What Does it Mean to Design for Human Behavior?Posted on November 12, 2018
A couple of years ago, I met Iris Bohnet, co-director of the Women and Public Policy Program at the Harvard Kennedy School, at a talk about her new book, What Works: Gender Equality by Design. She described a project that used behavior design to promote gender balance within an organization. Researchers analyzed why a certain company was struggling to hire more women despite it being their stated goal. Through psychology research, behavioral economics, and information design, the project identified and changed key words and phrases in job descriptions that were discouraging women from applying, and reversed the trend. What I love about this design intervention is that it institutionalizes a more gender-balanced hiring process that does not depend on the unconscious biases of the people involved. I was interested in the idea that behavior design could be used to entrench inclusivity, diversity, and other positive aspects in the media, policies, environments, and systems that drive society.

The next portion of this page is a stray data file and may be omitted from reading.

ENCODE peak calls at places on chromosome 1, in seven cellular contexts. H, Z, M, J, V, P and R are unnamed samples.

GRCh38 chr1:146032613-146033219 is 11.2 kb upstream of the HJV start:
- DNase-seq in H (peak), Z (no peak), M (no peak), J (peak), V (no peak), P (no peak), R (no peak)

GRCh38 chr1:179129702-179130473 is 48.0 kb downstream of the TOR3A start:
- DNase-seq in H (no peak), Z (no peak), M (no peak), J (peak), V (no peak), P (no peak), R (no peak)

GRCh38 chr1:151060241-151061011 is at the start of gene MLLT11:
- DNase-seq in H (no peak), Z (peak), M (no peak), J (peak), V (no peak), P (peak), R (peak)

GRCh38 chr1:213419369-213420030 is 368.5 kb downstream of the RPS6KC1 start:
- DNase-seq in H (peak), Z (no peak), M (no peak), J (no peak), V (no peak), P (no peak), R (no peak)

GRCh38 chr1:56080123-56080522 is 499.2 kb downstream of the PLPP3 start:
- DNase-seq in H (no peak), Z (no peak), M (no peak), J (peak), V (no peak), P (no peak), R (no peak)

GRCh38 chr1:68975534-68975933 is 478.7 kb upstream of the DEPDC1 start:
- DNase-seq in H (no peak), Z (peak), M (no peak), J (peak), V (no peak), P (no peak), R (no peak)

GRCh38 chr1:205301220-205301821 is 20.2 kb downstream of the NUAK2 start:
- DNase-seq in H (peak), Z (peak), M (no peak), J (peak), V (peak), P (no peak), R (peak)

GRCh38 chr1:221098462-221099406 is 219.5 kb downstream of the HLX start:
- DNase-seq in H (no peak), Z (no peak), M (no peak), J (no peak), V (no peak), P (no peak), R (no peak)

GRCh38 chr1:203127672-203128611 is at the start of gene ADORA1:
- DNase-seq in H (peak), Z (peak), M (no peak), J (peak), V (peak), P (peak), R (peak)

There is something very reassuring about the idea that intentional, thoughtful design could be used to encourage desirable behavior. The idea of working with the natural architecture of our minds in order to make life better has a huge appeal – it takes some of the onus off of individual people, and presents a really interesting way to explore how our environments impact our unconscious behavior.
The bestselling book Nudge by Richard Thaler talks about how design can be used to help people make better decisions about their health, their careers, and how they impact the environment. The approach, as implied by the title, is all about designing “choice architectures” that nudge people toward the desired behavior, but leave open the option to choose a different behavior as well.